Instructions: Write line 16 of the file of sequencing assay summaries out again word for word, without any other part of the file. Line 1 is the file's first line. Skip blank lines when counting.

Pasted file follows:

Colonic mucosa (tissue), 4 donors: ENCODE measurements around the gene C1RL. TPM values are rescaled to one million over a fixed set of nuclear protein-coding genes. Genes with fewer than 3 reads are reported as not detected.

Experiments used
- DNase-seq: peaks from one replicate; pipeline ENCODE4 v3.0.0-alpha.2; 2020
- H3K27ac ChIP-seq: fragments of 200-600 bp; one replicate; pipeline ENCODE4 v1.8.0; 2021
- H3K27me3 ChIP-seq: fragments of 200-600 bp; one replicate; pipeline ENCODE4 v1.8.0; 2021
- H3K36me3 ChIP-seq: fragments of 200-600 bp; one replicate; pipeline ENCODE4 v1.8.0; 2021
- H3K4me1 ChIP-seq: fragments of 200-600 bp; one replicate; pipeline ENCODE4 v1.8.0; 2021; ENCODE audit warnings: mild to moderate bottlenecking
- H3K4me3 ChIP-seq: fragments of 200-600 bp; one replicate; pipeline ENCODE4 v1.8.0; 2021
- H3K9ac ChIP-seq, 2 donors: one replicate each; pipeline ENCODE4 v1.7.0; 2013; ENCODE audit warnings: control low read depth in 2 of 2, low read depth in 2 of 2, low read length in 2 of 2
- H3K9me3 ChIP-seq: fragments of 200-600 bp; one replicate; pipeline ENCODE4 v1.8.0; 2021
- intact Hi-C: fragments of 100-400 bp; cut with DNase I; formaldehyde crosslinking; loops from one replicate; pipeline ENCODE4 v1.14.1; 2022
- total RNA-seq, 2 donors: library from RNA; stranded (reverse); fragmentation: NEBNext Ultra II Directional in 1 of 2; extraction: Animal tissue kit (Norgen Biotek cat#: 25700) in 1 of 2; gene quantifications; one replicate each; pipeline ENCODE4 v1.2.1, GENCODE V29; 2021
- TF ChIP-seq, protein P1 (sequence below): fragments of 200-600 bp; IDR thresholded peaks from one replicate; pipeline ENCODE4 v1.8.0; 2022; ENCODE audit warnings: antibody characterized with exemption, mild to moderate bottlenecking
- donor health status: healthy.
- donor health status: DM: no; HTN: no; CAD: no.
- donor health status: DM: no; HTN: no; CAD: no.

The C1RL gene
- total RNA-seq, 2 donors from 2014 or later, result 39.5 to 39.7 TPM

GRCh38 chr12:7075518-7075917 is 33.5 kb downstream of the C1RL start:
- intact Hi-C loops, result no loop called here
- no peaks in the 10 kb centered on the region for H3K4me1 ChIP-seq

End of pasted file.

- donor health status: DM: no; HTN: no; CAD: no.